As hard loft enthusiasts, we wish Toronto loft conversions represented a higher proportion of the overall property mix in the city. If they could sprout up at even ten percent of the pace of new build Toronto condos, we’d be golden. But the hard facts are that developers make higher profits with mid- and high-rise soft lofts or condos than they do converting historic structures into residential lofts. The investment of time, money and red tape involved in converting old churches, manufacturing buildings and warehouses into Toronto lofts for sale is off-putting for many developers.
It's no surprise though that with Toronto housing prices soaring, populations growing and the rarity of historic Toronto lofts increasing (in terms of their relative proportion within the city’s overall condo mix), hard lofts are more in-demand than ever. An influx of new conversions of old buildings, providing they’re well-designed and priced appropriately, can no doubt be absorbed by Toronto's loft-hungry community before you can say “exposed brick”.
Every once in a while, we get our loft wishes come true. Queue a slew of new loft conversions. There’s a handful of promising new/old hard loft church conversions in and around Bloor West that show real promise. Here’s a roundup of the west-ends latest Toronto lofts in the most divine of structures.
Rendering of Union Lofts exterior here and in lead image, © Windmill Developments.
The Union Lofts at Perth and Wallace sit about midway in the Junction Triangle neighbourhood, north of Bloor. The area’s still a question mark for many critics because of the overall grunge factor (still too dominant to be considered charming) and proximity to the railway tracks but we think this area’s going to appreciate really well over the next five to ten years.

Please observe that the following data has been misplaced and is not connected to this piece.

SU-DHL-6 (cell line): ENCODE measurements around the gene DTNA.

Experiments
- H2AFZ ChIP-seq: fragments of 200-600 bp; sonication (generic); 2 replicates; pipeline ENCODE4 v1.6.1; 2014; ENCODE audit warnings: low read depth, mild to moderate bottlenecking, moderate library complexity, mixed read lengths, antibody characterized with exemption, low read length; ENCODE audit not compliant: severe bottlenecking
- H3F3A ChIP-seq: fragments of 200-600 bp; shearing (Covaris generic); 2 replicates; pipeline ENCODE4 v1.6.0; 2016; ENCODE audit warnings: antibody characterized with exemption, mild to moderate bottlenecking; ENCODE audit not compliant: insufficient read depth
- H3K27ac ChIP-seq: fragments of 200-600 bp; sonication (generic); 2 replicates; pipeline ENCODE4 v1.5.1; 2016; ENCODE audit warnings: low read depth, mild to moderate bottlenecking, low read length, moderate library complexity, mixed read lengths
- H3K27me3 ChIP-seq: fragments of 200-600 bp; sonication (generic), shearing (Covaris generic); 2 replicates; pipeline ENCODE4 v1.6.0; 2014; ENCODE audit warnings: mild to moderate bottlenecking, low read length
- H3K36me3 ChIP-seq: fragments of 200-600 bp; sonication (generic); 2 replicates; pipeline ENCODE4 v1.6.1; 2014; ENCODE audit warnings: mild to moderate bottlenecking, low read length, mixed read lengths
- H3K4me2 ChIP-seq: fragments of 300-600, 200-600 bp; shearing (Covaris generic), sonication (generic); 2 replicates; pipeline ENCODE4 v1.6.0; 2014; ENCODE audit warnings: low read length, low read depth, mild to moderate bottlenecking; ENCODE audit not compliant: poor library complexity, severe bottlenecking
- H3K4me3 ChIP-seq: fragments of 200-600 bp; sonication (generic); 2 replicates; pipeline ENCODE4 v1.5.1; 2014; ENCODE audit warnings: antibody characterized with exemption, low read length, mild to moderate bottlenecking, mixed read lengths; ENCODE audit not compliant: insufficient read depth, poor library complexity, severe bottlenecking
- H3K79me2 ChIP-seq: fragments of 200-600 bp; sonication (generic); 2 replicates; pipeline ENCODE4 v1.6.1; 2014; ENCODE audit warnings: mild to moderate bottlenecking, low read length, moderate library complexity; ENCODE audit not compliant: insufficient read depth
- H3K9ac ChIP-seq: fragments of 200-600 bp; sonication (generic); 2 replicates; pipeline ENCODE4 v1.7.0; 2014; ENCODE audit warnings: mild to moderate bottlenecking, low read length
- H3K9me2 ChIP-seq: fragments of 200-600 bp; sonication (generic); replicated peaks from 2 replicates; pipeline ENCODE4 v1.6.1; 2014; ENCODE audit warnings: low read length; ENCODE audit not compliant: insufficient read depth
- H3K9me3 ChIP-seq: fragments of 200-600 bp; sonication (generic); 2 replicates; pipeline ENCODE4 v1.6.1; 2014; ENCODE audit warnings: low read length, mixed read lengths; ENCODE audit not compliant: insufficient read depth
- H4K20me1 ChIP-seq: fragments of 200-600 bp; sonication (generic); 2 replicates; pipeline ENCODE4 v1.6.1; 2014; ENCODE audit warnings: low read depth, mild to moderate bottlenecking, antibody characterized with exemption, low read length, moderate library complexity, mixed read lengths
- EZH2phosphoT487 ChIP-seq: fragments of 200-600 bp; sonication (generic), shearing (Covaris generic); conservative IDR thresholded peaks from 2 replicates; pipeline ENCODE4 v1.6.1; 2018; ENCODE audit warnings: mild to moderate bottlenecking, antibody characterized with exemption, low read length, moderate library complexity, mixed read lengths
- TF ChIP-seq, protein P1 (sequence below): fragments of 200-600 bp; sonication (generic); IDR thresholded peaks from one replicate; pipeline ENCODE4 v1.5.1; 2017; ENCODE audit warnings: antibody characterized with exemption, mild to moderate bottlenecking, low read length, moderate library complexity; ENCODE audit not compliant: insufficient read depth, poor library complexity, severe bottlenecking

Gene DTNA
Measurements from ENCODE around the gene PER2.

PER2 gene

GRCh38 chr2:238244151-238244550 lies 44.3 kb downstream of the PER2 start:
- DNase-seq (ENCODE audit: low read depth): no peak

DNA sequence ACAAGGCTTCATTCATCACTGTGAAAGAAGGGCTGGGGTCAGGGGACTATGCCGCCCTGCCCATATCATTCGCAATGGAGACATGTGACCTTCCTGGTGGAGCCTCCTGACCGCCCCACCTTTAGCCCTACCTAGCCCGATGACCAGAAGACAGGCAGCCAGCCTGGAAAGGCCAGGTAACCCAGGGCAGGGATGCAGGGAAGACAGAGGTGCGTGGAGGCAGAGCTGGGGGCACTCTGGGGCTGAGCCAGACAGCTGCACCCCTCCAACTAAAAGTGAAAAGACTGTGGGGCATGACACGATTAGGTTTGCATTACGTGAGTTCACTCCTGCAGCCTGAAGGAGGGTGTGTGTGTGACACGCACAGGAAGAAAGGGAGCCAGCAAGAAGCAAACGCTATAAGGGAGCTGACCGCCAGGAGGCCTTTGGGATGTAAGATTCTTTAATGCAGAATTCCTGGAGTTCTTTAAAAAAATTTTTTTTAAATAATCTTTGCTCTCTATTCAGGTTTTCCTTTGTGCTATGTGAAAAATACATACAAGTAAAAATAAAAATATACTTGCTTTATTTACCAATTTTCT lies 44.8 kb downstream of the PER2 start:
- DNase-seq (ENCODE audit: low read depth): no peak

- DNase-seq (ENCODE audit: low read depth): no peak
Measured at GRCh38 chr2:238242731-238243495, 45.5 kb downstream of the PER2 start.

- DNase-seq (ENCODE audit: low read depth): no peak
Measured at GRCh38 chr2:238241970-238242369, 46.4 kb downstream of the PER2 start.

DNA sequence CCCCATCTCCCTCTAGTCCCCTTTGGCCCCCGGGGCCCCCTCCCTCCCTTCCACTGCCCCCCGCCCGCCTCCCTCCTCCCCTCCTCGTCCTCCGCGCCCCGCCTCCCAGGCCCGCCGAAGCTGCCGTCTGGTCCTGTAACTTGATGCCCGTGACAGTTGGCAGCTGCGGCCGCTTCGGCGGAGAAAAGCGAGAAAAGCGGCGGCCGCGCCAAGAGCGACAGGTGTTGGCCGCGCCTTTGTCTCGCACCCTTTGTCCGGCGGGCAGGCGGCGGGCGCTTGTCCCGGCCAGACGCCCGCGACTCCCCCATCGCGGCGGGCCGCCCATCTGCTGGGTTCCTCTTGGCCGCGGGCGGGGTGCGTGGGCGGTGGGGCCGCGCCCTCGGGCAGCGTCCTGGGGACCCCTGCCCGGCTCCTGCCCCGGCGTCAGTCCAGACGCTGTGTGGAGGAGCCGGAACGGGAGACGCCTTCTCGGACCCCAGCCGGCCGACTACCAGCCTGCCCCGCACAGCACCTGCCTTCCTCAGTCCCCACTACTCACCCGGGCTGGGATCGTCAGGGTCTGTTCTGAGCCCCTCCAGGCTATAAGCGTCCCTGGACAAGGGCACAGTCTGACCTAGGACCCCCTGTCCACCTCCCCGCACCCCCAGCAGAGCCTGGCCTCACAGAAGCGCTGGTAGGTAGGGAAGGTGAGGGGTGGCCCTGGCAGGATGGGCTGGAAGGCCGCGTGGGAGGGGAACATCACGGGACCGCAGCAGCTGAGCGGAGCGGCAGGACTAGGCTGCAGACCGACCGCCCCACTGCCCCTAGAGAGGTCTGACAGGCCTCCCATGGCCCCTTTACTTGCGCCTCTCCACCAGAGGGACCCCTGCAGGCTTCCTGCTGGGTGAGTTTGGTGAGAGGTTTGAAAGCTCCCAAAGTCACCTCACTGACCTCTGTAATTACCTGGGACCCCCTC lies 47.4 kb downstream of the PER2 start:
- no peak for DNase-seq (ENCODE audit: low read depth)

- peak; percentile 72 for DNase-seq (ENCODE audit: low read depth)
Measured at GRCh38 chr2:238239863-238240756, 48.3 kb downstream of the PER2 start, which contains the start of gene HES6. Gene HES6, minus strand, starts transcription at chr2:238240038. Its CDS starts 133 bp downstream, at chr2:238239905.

Not surprising, the developers added a second soft loft building on the land beside the church to increase occupancy (i.e. profits). That's a trend we've been seeing a lot of with historic conversions. But what’s great about this particular side-by-side development is that the two buildings don’t seem completely juxtaposed; they actually complement each other quite nicely.
The project is around 70% sold but there are still units available in both the hard loft church conversion and the neighbouring soft loft new build. Definitely look at the hard loft plans first because, providing the developer delivers on their promises and the conversion is well-constructed (and that’s always a big IF with pre-con), the hard lofts should appreciate better than the next-door soft lofts.
Prices start at $409K for the church lofts which will get you around 680 sq. ft. Remember, though, that these are pre-con list prices and there are fees to add on top of this. Have a read of the post about pre-construction condos as investments from our partner team at condos.ca to get a sense of the additional costs you’ll need to anticipate.
West40 Lofts in Bloor West is a beautiful example of Neo Gothic architecture, restored to perfection. Seventeen one-of-a-kind residences were created within this historic church. Soaring cathedral ceilings (heights up to 21 feet), original brick, wood trusses, classic stone columns and gothic arches bring “character” to a new level.
Rendering of interiors of West40 here, above and below, © Dog Day Developers.
Take a look at these images and you'll understand why the project sold out. We don’t expect regular turnover here either. If you’re interested in this gem of a loft, get in touch with one of our loft experts and they’ll ensure you’re notified of any new listings.
The Sanctuary Lofts in Dovercourt were set to feature arched windows, decorative keystones, wooden trusses and pews, stained glass windows and more. All signs were pointing to a really unique church conversion of just 14 residences; all units had sold out.
Rendering of Sanctuary Lofts exterior, © Concept Lofts Ltd.
These authentic lofts, really more like hard townhomes than hard lofts, would have been a welcome addition to the Toronto loft scene but due to an unfortunate fire in January 2014, the project has, at the very least, hit serious delays.
We’ve yet to hear the final word as to the plans moving forward but it was the developer Concept Lofts' desire to continue in the spirit of the original project, despite losing parts of the historic building. For everyone involved, we have our fingers crossed that this project will move ahead with a new but complementary vision. It would be a welcome lift to the area and the original plans were really quite attractive.